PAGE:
Where a health care network’s target service area once aligned with metropolitan statistical areas (MSAs), now it is increasingly spread out across an entire state. We are beginning to see some of the largest provider networks—particularly national for-profit systems and some faith-based institutions— routinely target out-of-state acquisitions, redefining “market” in terms of regions rather than single population centers.

As they reach the limits of horizontal consolidation within a given population center, these networks are also facing intensified scrutiny by state and federal regulators. Invoking the 1914 Clayton Antitrust Act, the Federal Trade Commission has successfully challenged proposed hospital mergers in Georgia, Illinois and Ohio over the past two years on the grounds that they would raise prices and suppress In another high-profile case, the Massachusetts attorney general initially allowed Partners Health-Care—the largest provider in the state—to proceed with its planned purchase of two in-state systems on the condition that any price increases not exceed the rate of general inflation for six years. Despite the agreement, the deal met with vigorous opposition from other entities across the state, and Partners ultimately was forced to reverse course.vii

Expansion-oriented networks are pushing back hard against regulatory restrictions. But as the avenues to horizontal integration narrow, these multibillion-dollar conglomerates are increasingly considering vertical integration plays, including expansion into pre- and post-acute care entities and investments in new technology and digital health. Today, 60% of family doctors and pediatricians, 50% of general surgeons, and 25% of surgical subspecialists are salaried employees, according to the American Medical Association.viii There has been a rash of post-acute care partnerships and acquisitions in the past two years and even increased expansion into a sector that has historically been beyond the scope of most health care providers—insurance. Many of the country’s largest provider systems—including Sutter Health in California, Denver-based Catholic Health Initiatives and St. Louis–based Ascension Health—are moving upstream into insurance to try to capture the value associated with better management of patient care.ix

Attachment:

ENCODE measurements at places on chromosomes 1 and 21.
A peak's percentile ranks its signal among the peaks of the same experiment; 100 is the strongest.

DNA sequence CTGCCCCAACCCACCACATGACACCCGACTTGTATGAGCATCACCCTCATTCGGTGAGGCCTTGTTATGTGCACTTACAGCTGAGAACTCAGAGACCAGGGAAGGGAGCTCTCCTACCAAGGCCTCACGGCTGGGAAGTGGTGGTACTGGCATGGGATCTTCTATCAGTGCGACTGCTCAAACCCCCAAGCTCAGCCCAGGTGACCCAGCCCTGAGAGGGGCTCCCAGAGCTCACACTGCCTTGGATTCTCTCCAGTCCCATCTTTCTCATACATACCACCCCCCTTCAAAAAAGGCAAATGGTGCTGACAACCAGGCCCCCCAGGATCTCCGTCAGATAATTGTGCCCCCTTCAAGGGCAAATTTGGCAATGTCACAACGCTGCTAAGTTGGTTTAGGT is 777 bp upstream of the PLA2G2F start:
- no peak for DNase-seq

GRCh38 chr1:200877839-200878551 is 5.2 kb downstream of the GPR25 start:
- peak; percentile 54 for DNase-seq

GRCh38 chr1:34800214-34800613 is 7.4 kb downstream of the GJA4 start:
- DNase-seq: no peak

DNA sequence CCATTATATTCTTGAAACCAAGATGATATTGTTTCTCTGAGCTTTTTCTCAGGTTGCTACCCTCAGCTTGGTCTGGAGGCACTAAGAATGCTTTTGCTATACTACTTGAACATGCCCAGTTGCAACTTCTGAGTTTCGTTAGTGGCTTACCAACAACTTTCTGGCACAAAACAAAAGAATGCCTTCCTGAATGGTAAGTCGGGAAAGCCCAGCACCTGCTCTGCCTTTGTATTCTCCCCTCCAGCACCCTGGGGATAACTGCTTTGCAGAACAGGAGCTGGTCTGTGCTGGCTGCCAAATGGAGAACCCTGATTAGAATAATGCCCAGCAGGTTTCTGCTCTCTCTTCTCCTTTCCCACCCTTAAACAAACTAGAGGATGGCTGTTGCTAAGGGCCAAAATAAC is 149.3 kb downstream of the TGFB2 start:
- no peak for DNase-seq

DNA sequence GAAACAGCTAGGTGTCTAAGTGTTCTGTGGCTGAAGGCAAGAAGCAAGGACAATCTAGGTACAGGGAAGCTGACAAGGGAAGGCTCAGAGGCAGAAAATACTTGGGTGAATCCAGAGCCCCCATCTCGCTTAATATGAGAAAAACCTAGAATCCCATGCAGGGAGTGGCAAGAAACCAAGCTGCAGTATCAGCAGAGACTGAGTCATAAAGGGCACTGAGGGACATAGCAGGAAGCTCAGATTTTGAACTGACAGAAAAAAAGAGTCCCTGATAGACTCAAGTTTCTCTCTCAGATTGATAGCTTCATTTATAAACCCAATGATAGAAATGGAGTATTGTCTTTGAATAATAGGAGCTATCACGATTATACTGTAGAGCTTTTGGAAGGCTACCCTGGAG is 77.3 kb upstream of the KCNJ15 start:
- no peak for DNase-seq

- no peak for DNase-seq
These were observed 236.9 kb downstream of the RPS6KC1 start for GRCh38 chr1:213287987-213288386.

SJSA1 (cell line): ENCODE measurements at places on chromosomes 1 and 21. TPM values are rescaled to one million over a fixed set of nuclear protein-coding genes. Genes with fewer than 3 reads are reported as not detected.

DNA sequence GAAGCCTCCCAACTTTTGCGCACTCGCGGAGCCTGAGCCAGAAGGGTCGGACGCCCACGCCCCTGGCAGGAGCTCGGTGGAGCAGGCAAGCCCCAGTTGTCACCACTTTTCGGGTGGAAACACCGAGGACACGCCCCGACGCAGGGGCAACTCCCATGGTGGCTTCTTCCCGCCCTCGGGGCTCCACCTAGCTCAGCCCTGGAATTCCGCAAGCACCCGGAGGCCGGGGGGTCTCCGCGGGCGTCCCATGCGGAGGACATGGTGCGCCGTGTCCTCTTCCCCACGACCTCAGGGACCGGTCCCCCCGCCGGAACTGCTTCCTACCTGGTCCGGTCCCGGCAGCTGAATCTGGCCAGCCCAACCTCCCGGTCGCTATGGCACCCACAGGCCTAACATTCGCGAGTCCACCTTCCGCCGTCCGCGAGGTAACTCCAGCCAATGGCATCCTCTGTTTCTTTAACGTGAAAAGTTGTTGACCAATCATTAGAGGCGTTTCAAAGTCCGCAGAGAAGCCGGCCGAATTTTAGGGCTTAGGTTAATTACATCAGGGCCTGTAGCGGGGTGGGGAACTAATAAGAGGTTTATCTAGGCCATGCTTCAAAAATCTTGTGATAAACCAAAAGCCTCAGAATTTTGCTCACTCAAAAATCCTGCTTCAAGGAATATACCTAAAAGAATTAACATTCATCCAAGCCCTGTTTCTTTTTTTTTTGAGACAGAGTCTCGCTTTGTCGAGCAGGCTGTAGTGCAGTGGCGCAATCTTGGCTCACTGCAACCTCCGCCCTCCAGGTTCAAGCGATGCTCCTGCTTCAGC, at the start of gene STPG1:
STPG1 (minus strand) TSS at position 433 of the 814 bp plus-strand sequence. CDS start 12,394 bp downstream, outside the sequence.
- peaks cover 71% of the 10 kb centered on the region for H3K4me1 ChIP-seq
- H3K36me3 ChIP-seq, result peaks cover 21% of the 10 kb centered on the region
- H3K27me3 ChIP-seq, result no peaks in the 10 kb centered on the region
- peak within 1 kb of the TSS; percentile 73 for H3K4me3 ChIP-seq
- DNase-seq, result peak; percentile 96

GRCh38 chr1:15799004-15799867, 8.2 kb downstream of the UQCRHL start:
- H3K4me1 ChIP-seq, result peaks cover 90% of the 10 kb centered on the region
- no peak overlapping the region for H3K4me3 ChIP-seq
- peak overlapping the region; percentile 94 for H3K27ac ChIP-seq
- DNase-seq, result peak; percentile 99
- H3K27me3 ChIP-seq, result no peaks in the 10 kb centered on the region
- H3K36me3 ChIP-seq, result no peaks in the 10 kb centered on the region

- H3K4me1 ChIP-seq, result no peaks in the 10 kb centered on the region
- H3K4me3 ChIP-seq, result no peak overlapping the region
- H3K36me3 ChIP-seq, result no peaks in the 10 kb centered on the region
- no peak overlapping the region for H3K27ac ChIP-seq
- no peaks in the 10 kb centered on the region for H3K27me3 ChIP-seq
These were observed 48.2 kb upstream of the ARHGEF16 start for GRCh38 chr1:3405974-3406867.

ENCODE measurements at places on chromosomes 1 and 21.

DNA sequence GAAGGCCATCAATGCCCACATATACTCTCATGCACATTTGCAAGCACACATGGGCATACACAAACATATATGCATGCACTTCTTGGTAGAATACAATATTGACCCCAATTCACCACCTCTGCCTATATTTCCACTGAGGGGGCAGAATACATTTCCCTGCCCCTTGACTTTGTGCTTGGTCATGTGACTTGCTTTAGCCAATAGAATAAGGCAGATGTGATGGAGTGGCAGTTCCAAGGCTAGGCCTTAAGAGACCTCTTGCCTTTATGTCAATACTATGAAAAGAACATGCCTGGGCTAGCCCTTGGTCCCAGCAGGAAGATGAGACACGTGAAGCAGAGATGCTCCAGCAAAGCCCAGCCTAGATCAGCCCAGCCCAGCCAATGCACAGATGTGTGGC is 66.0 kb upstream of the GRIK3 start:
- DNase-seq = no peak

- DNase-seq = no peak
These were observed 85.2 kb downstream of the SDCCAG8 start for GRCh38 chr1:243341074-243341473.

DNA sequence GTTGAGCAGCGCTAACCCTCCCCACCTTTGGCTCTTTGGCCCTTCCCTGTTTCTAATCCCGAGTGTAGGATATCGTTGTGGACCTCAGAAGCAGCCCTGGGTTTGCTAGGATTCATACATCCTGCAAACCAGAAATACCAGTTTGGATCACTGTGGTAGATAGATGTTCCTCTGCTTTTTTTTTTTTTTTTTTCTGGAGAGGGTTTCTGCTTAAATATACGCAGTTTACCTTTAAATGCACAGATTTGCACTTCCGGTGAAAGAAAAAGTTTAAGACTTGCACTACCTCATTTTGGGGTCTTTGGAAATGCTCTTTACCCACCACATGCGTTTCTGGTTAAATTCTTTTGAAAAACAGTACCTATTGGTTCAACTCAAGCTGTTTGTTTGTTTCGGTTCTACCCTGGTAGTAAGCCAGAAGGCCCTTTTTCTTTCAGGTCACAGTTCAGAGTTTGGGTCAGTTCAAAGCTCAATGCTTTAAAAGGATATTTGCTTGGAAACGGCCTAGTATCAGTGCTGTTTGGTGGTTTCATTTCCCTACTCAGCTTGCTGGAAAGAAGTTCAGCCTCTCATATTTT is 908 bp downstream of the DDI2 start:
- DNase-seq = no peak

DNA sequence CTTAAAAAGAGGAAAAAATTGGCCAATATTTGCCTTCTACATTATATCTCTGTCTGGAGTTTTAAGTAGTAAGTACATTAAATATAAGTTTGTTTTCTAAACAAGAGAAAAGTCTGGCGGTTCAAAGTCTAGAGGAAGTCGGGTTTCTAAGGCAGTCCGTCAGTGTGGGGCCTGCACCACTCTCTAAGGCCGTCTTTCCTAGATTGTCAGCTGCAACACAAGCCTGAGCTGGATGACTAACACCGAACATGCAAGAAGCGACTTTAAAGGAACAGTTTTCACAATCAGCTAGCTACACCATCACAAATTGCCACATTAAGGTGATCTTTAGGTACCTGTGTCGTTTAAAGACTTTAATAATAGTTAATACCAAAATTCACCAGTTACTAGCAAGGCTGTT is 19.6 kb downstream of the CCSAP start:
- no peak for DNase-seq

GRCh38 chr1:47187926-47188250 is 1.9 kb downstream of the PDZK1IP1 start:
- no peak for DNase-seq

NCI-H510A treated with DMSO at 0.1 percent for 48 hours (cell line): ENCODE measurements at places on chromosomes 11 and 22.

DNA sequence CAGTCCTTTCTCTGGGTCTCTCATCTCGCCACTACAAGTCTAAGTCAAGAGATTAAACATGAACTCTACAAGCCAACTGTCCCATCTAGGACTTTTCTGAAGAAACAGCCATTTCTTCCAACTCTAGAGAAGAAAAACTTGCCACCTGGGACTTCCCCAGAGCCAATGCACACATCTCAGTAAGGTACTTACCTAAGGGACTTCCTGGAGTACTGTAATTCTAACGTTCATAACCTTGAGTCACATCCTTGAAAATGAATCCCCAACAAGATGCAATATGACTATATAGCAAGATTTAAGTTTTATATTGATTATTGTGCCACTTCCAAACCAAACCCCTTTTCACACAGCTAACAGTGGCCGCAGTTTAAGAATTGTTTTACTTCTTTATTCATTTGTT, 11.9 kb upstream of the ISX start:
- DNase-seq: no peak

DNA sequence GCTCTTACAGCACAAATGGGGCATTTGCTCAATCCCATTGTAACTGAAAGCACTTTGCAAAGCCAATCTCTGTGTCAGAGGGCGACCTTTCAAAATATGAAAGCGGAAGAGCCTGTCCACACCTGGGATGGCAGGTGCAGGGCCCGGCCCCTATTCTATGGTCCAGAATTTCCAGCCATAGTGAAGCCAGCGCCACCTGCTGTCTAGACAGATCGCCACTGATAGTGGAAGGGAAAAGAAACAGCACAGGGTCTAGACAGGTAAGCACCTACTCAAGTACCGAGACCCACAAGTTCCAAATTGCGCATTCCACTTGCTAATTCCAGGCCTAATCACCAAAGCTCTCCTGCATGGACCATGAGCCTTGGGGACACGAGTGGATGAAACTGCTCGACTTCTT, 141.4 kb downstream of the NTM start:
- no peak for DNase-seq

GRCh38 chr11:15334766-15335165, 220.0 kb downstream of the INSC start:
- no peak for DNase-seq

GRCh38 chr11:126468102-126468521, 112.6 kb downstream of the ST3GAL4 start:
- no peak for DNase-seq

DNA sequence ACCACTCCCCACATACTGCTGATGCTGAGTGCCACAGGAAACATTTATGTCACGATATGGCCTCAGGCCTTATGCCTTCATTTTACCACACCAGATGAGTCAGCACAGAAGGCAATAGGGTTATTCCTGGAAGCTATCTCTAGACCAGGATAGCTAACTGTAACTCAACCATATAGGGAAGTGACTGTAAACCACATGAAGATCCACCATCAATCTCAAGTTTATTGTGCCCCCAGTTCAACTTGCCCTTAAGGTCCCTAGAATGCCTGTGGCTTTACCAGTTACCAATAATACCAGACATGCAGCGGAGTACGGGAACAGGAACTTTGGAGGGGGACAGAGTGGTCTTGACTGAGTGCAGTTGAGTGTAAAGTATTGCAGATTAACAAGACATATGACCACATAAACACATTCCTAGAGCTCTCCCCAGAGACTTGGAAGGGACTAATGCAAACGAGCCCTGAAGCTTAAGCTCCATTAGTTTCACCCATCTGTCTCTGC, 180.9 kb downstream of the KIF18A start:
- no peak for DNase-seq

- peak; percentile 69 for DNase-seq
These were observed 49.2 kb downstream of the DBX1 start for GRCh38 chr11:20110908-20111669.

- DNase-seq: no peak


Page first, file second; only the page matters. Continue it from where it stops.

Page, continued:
The impact of all this consolidation on clinical outcomes and patient premiums is still being debated, and challenges are likely—from regulators as well as the insurance industry—but the integration of the provider and insurance sectors seems to be accelerating. Needless to say, the skill sets required to calculate and manage the actuarial risk of a patient population are dramatically different from those required to deliver clinical care, and some hospitals will invest heavily in the effort only to fail. But those who succeed will be in a position to capture the value of cost efficiencies and economies of scale, rather than sign that value over to insurance companies.

Health Care Consolidation: Envisioning the Next Wave